Since I could check out hardcovers for free, I took the first one home.  The next day, having read the whole thing, I brought it back.  When she asked about it, my initial reaction was that they weren’t as good as the Narnia books.  For all the fun ways it which it combined a boarding school novel with classic fantasy, I felt the book lacked depth in its characters – they were all too clearly black or white, with the only possible exception being Professor Snape, but he was so demonized by the main characters that it was hard to tell how much gray he had.  So when she asked, I said “There’s no character in the book as good as Edmund in the Narnia books.”

She encouraged me to keep reading them.  That was easy enough and the first one was enjoyable enough, so that night I brought home the second book.  The next day, that came back and I brought home the third one.  The second one had been about equal to the first, but the third one was a big step up.  The characters had definitely begun to develop various shades of gray and the back story of the characters was beginning to fill in.  So, there I was, now anxiously awaiting the fourth one, right at the head of the wave that was beginning to build.

Oh, and the good looking manager who insisted that I read them, told me how wonderful they were and defended their quality against the Narnia books?  We got married in between books four and five and had Thomas before book six.

(more…)

The Tiger's Wife by Tea Obreht - the best book I have read this year

The combination of heat and humidity and the lack of a fan in the office means I don’t yet have my next post ready, though I am hopeful of it going up tomorrow.

But, also, the upcoming visits of my mother and sister and my trip to Philadelphia (for work) and Washington (with Veronica and Thomas to see our new nephew Jack – born 2 July) mean that there will probably be some additional delays.  I will have at least one more and maybe as many as three more posts before I leave, but for the next couple of weeks, please bear with me.  I hope to get to the next novel (a 19th century one) and the next year in film (1990 – it’s all about GoodFellas) soon.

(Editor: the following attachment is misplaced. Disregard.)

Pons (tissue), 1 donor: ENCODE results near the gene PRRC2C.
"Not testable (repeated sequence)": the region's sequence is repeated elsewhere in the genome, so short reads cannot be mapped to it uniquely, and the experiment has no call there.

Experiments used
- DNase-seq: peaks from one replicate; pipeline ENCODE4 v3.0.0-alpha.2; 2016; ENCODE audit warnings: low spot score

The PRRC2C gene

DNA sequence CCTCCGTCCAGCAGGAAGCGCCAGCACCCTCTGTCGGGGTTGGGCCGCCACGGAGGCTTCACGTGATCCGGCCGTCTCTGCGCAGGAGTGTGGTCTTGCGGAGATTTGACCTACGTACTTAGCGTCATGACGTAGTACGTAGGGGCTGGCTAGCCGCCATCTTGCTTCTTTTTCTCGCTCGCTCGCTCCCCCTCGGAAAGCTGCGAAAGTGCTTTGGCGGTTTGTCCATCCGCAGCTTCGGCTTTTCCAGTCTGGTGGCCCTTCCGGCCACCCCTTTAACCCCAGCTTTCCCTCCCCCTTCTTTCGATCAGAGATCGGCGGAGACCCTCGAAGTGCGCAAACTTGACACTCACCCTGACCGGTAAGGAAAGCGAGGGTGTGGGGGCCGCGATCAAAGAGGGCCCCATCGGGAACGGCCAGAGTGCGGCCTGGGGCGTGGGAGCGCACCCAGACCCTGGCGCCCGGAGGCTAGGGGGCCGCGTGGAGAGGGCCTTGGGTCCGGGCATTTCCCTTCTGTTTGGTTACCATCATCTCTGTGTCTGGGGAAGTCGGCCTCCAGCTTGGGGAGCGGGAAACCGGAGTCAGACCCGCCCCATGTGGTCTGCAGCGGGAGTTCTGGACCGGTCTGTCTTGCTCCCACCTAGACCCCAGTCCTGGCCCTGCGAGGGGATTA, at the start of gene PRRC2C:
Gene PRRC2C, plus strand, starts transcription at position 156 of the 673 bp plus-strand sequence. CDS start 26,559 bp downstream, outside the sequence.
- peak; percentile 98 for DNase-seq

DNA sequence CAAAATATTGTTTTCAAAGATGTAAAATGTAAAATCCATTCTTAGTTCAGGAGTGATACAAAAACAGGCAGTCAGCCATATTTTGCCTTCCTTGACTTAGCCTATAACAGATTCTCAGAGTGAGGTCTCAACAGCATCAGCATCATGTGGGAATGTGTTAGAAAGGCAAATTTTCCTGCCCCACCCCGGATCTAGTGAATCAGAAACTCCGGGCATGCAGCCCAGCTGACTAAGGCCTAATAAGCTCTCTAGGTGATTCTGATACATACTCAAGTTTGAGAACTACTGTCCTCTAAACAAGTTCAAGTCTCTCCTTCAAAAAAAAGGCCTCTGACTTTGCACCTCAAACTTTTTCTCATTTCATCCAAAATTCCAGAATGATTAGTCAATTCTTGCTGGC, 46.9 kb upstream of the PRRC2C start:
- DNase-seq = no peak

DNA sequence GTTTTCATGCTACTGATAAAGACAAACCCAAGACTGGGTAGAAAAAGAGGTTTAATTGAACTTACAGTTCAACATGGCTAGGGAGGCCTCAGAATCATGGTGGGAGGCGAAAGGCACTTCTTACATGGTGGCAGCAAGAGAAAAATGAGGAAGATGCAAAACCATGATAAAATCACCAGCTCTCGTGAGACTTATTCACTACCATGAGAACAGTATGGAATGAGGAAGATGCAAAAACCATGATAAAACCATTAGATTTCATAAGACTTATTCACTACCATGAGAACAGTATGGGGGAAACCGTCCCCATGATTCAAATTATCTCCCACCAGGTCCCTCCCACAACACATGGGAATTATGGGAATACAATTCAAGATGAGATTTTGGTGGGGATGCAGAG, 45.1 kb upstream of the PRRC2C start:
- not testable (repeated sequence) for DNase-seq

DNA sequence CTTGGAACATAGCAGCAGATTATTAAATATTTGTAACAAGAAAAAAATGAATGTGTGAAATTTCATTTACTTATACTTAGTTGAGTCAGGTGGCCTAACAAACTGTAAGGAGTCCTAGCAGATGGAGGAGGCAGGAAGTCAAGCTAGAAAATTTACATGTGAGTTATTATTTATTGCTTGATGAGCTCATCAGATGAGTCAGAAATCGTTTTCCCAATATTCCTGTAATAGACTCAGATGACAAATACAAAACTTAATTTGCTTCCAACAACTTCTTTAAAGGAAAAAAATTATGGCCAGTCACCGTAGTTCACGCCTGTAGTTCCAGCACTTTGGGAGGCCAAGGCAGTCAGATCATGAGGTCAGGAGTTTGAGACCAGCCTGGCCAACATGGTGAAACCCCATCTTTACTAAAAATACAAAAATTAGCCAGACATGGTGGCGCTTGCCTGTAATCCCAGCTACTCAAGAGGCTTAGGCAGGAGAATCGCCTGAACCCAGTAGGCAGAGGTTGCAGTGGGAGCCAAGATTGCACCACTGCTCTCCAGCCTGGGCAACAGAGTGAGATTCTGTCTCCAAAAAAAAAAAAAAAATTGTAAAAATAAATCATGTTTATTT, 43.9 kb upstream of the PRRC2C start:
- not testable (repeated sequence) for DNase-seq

Relax and do some summer reading.  For fiction, I recommend The Tiger’s Wife – the best book I have read this year.  If you want a paperback, go with The Imperfectionists – the best book I read last year.  If you want something a bit more genre-flavored, go with The Passage, which was phenomenal.  If you want non-fiction, read Colonel Roosevelt, the final volume in Edmund Morris’ biography of TR.  For paperback non-fiction, Patti Smith’s memoir, Just Kids, is awesome – especially her description of her first encounter with Allen Ginsburg.  So, with the blog sporadic for a couple of weeks, go read some books.  That’s part of what this blog is all about.

the mid-80's Penguin paperback version of Humboldt's Gift that I read for my Lit class my Junior Year and which I still have (with all attendant highlighting)

Humboldt’s Gift

  • Author:  Saul Bellow  (1915  –  2005)
  • Rank:  #36
  • Published:  1975
  • Publisher:  Viking
  • Pages:  487
  • First Line:  “The book of ballads published by Von Humboldt Fleisher in the Thirties was an immediate hit.”
  • Last Lines:  ” ‘Search me,’ I said.  ‘I’m a city boy myself.  They must be crocuses.’ “
  • ML Edition:  none
  • Film:  none
  • Acclaim:  Pulitzer Prize; last novel before winning Nobel Prize
  • First Read:  September, 1994 (more…)